The 4A's (American Association of Advertising Agencies) and SSRS, the market research firm, polled 1,056 adults about their opinions of brands that get involved in politics. (For more details, read WARC's exclusive report: Why brands should beware of playing politics.)
And their findings suggested the Trump brand – which spans everything from real estate to natural spring water and neckties – has been buffeted by some adverse headwinds.
"Only 9% reported the Trump brand is 'more luxurious' now that it shares its name with the president," noted Alison Fahey, Chief Marketing Officer at the 4A's.
Thirty-eight percent of interviewees, by contrast, agreed with the statement that the "Trump brand has been damaged by President Trump's views or actions" – a reading that remained largely consistent when broken down by age group.
Building on this theme, she asserted that a partisan divide is, unsurprisingly, discernible where the Trump brand is concerned, with "58% of Democrats responding this way".
While a modest 9% of Republicans adopted this position, however, that perspective was held by 43% of independents, according to the 4A's/SSRS analysis.
More broadly, just 19% of the entire survey panel believed the Trump brand is "strong", while 26% described it as "political".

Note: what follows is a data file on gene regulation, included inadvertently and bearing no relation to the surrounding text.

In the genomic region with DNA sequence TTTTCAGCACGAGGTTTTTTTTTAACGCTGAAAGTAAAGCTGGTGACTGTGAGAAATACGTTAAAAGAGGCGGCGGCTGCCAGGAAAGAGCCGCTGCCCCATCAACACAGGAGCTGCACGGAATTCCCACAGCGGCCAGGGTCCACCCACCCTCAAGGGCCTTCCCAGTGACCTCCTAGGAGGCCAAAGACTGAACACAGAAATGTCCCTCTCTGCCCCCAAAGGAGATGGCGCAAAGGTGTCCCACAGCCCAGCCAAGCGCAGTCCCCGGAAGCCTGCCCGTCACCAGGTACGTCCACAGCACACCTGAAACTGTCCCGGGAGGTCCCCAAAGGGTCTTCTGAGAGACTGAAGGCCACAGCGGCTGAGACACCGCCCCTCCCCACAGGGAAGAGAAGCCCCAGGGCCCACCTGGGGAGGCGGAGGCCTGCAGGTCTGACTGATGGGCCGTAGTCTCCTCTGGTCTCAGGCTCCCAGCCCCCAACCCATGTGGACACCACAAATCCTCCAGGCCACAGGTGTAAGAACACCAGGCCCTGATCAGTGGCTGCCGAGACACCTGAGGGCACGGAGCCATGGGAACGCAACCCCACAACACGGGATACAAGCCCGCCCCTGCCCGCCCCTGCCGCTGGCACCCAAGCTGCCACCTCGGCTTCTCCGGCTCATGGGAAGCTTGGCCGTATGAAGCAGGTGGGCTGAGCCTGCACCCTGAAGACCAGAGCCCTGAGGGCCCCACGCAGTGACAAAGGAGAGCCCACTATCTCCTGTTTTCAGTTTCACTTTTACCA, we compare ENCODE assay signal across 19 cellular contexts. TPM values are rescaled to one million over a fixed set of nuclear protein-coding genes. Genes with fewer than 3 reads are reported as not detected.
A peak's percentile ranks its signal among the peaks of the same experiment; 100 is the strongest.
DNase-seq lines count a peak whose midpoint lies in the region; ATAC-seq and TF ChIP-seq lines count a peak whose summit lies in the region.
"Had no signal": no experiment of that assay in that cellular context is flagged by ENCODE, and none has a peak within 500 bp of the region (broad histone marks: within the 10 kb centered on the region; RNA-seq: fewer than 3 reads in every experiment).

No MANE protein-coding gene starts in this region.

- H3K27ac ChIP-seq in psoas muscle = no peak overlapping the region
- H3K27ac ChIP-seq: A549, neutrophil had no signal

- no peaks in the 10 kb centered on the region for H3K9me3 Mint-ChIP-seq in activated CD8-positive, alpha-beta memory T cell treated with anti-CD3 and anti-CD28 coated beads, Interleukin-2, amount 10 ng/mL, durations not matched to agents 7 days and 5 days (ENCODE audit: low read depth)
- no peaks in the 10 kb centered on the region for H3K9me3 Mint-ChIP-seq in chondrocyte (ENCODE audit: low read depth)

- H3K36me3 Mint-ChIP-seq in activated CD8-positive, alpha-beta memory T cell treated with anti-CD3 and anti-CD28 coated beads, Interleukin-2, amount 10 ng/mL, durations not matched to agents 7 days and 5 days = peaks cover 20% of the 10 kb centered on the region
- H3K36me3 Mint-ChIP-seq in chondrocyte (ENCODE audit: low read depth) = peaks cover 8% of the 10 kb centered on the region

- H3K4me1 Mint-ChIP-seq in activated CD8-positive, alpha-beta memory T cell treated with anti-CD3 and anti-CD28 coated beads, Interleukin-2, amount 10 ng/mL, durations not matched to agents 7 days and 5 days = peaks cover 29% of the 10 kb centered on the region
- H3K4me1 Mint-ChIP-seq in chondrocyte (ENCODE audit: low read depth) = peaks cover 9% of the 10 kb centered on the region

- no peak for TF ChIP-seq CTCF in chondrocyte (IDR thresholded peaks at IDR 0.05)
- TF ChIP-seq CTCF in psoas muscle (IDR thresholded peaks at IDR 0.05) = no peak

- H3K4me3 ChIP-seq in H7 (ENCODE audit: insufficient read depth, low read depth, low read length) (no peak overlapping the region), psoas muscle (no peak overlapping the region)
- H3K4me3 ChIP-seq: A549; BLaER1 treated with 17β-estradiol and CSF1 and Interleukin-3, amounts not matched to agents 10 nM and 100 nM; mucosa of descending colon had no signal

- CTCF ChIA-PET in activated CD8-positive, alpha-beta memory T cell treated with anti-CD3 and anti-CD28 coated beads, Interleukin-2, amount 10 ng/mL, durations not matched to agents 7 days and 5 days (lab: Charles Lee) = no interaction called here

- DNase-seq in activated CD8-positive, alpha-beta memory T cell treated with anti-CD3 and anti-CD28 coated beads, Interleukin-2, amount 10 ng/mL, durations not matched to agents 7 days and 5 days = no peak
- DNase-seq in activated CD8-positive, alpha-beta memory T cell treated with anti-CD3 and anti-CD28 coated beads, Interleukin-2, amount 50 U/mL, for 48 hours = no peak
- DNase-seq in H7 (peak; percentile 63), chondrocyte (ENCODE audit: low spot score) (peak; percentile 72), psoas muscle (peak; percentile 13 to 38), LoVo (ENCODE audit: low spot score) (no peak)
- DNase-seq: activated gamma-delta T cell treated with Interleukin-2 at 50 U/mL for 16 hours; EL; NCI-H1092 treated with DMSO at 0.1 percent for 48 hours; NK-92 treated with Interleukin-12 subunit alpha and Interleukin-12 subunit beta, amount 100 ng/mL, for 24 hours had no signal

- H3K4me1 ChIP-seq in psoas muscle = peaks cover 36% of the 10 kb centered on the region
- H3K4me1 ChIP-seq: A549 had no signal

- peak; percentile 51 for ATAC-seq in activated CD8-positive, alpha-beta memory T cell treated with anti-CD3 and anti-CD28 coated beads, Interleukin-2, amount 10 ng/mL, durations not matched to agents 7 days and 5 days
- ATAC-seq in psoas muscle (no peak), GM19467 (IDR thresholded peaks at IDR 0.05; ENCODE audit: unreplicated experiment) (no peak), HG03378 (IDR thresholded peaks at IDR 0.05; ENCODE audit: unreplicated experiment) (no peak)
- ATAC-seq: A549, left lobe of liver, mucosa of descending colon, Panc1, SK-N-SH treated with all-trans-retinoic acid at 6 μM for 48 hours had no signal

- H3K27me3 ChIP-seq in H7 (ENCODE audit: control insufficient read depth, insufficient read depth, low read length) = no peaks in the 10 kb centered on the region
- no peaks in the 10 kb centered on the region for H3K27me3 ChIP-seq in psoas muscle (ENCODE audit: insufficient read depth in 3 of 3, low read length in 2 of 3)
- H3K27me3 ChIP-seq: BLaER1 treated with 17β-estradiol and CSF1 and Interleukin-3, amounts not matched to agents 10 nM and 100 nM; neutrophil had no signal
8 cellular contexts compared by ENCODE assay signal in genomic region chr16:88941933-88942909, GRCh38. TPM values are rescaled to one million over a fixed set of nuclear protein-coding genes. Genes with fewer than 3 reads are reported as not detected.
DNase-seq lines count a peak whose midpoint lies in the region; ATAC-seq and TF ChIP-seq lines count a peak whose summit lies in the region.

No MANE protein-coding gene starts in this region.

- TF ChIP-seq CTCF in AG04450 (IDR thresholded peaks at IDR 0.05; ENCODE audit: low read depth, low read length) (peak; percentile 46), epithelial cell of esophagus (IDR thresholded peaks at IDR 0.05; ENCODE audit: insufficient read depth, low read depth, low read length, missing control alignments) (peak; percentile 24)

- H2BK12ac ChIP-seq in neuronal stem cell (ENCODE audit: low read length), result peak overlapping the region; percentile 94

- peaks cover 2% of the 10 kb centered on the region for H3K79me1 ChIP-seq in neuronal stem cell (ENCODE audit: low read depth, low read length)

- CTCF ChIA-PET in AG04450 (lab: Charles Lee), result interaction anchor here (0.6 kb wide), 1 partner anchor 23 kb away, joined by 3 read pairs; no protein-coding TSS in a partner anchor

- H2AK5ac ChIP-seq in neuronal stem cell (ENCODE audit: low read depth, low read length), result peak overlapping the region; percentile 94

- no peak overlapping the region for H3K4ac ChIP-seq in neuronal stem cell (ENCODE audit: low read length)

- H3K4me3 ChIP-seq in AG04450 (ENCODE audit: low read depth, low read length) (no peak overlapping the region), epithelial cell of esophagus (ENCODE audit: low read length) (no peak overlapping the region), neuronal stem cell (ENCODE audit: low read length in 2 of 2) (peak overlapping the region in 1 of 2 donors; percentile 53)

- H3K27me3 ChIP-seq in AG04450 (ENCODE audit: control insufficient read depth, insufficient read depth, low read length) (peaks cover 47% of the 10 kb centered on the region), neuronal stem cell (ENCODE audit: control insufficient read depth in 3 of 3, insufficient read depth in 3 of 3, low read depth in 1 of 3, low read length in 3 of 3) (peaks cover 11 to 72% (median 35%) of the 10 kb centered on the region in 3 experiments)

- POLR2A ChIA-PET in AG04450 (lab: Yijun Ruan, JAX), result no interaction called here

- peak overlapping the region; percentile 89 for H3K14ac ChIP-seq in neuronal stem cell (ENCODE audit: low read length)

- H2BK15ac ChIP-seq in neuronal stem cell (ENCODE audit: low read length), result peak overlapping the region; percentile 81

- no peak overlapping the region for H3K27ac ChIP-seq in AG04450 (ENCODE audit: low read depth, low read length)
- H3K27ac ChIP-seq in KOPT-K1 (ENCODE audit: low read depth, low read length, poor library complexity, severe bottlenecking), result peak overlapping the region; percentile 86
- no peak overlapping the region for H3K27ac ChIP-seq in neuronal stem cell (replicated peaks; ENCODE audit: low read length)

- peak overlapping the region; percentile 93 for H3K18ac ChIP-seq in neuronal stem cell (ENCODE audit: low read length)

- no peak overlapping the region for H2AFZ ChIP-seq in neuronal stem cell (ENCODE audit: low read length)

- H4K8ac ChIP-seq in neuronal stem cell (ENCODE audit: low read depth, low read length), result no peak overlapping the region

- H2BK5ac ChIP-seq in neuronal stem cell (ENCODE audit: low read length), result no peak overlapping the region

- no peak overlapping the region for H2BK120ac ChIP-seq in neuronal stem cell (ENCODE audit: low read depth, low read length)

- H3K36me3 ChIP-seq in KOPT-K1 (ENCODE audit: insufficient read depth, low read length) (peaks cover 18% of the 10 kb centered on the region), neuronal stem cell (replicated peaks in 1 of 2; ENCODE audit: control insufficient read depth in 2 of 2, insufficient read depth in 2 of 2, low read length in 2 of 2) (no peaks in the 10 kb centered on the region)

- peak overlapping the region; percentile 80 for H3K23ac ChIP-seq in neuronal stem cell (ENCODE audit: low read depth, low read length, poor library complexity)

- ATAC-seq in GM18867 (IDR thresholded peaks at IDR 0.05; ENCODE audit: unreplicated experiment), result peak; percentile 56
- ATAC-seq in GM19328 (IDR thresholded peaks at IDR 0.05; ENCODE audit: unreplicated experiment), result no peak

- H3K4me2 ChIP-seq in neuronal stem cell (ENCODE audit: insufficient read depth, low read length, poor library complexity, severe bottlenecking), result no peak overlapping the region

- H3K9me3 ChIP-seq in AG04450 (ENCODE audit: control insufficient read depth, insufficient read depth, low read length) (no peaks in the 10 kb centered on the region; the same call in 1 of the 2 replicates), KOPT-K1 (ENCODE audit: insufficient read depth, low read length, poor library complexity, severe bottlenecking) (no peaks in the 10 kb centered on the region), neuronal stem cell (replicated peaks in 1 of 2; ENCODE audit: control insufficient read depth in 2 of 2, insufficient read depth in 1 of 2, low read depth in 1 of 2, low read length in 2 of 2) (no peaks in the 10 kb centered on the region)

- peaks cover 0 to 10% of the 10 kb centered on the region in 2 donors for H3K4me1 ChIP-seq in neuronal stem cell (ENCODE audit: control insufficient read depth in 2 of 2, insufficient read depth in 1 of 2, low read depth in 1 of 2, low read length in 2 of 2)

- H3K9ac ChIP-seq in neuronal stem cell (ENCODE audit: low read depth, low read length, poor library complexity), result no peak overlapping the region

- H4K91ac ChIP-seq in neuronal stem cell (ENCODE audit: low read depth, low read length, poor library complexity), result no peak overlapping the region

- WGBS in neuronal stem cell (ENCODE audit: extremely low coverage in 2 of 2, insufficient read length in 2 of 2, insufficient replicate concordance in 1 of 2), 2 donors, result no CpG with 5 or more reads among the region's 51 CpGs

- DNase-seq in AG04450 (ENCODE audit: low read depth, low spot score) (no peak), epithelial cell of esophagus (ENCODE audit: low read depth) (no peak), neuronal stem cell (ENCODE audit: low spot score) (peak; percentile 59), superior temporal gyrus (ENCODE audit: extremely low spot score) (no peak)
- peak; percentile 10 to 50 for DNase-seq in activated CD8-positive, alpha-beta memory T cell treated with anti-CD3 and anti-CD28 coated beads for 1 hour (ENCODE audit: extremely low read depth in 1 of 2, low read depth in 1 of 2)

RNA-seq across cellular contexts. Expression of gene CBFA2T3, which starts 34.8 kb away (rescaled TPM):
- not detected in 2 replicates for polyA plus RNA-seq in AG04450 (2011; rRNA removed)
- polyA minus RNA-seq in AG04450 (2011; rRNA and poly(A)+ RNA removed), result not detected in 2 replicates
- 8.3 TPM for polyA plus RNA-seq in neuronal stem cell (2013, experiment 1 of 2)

Some other brands have, often unintentionally, been drawn into the President's orbit, too, as he uses Twitter to dish out unsolicited praise or unabashed criticism.
The former was the case with outdoor brand L.L. Bean after news emerged that Linda Bean – a board member and relation of the company's founder – had donated to a Political Action Committee (PAC) backing Trump's candidacy.
A lengthy statement from Shawn Gorman, L.L. Bean's Executive Chairman, sought to distance the corporation from any specific stance as many shoppers started talking about a boycott. "Simply put, we stay out of politics," he concluded.
By way of contrast, the Commander-in-Chief posted unflattering comments on Twitter regarding Nordstrom, the retailer, after it decided to drop the fashion line bearing the name of Ivanka Trump, his daughter.
In either case, Fahey indicated, the long-term consumer impact of this messaging could well be limited. "His endorsements are not impacting their purchasing decisions," she said.
"When the President gives a brand or product a positive endorsement, almost one-quarter of consumers – 22% – say they are less likely to purchase the product.
"Regardless of whether he tweeted a positive or negative endorsement, about three-quarters – 74% – of respondents said it had no impact on their purchasing decisions."
Data sourced from 4A's; additional content by WARC staff